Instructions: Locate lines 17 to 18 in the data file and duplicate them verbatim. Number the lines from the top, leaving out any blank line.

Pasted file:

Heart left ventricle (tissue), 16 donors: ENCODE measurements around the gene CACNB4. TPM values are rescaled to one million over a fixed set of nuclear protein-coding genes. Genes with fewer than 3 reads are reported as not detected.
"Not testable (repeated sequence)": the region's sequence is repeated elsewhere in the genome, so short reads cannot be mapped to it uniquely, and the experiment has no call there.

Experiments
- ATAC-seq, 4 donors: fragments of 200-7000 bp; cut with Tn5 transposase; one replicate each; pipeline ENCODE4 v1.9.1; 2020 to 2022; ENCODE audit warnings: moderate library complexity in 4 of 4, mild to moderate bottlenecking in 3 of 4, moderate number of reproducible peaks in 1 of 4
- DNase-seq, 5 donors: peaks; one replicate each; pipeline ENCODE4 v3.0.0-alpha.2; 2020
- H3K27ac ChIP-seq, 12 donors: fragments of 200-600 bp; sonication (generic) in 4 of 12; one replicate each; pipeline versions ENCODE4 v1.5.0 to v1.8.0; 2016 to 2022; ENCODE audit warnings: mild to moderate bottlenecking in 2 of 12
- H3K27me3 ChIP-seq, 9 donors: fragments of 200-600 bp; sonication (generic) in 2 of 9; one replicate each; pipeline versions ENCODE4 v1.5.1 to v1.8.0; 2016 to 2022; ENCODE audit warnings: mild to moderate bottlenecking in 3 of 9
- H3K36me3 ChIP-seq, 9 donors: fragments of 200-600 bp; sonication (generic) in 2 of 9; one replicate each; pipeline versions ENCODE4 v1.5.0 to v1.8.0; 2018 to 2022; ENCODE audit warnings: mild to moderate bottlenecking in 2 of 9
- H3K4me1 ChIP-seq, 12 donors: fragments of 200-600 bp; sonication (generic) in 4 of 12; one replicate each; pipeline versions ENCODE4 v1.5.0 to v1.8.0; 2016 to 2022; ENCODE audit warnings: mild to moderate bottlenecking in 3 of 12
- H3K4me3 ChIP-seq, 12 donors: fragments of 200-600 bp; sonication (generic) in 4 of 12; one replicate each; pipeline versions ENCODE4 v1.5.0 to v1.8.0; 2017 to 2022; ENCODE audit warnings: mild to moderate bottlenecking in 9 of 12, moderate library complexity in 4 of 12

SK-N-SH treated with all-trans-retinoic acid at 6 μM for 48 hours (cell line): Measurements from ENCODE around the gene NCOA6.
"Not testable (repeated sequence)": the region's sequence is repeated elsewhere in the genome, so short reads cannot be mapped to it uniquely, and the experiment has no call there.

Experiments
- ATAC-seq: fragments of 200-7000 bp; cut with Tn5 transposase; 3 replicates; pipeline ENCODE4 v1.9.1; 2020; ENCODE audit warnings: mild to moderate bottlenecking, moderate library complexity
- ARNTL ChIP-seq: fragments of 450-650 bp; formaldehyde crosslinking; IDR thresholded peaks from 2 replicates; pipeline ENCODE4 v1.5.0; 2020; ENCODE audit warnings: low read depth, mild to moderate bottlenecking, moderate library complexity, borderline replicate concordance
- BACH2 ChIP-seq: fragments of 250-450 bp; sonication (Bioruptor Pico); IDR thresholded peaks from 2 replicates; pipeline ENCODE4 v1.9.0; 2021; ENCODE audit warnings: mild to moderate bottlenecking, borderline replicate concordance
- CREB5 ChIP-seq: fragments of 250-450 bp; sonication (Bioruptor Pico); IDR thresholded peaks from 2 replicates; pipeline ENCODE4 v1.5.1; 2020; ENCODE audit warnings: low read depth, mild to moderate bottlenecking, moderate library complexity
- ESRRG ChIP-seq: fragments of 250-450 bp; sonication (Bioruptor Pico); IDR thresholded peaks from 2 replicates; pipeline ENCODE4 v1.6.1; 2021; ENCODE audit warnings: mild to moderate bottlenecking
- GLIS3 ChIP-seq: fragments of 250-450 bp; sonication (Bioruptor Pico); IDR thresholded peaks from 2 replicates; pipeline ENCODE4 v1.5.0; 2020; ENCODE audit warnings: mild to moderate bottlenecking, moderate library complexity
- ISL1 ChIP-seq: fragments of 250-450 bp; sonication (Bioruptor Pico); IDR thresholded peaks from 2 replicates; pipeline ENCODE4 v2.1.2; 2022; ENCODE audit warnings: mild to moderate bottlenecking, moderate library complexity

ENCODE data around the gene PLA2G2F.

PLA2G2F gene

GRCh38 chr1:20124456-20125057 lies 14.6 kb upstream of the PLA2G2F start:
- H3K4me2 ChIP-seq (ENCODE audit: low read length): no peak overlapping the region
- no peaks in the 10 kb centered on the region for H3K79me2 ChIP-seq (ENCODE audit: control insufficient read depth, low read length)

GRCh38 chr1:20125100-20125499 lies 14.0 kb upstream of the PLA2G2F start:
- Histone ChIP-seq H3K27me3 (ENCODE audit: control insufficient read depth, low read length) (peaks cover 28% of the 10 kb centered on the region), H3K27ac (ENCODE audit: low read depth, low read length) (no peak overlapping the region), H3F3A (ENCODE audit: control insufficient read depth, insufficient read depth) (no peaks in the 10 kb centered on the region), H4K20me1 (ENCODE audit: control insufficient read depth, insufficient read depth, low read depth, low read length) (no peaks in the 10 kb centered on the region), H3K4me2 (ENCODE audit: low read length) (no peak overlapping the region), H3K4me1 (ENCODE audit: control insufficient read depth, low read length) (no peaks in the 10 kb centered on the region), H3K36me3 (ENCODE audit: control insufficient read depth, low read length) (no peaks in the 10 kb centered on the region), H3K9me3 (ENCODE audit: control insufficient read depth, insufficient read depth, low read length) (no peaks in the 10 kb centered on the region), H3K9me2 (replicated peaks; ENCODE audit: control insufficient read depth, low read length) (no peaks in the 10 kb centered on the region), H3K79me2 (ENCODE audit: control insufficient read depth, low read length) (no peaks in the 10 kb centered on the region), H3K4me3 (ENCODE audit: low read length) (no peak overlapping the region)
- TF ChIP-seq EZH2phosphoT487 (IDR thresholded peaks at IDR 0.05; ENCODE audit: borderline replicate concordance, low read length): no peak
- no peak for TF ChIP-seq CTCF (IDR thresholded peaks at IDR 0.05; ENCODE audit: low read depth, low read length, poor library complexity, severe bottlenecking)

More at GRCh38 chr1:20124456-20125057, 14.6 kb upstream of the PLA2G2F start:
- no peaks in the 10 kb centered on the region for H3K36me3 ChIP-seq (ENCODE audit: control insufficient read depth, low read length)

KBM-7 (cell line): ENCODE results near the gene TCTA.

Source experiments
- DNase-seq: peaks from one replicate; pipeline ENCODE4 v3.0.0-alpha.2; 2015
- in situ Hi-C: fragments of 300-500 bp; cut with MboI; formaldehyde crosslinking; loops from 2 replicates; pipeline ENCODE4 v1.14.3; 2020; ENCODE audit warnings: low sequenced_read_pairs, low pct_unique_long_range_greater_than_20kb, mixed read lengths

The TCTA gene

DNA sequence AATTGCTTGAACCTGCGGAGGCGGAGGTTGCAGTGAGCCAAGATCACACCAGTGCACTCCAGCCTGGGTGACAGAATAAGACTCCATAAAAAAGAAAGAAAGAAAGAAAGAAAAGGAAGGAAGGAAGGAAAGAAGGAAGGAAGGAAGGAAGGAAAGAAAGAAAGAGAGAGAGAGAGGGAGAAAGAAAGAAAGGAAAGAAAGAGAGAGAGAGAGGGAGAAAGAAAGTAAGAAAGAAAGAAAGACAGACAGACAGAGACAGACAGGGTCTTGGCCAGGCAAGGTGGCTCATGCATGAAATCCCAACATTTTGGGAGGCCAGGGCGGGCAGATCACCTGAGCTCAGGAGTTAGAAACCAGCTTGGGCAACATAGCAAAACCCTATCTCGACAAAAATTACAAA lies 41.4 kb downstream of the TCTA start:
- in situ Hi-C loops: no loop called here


- CREB5 ChIP-seq: fragments of 250-450 bp; sonication (Bioruptor Pico); IDR thresholded peaks from 2 replicates; pipeline ENCODE4 v1.5.1; 2020; ENCODE audit warnings: low read depth, mild to moderate bottlenecking, moderate library complexity
- ESRRG ChIP-seq: fragments of 250-450 bp; sonication (Bioruptor Pico); IDR thresholded peaks from 2 replicates; pipeline ENCODE4 v1.6.1; 2021; ENCODE audit warnings: mild to moderate bottlenecking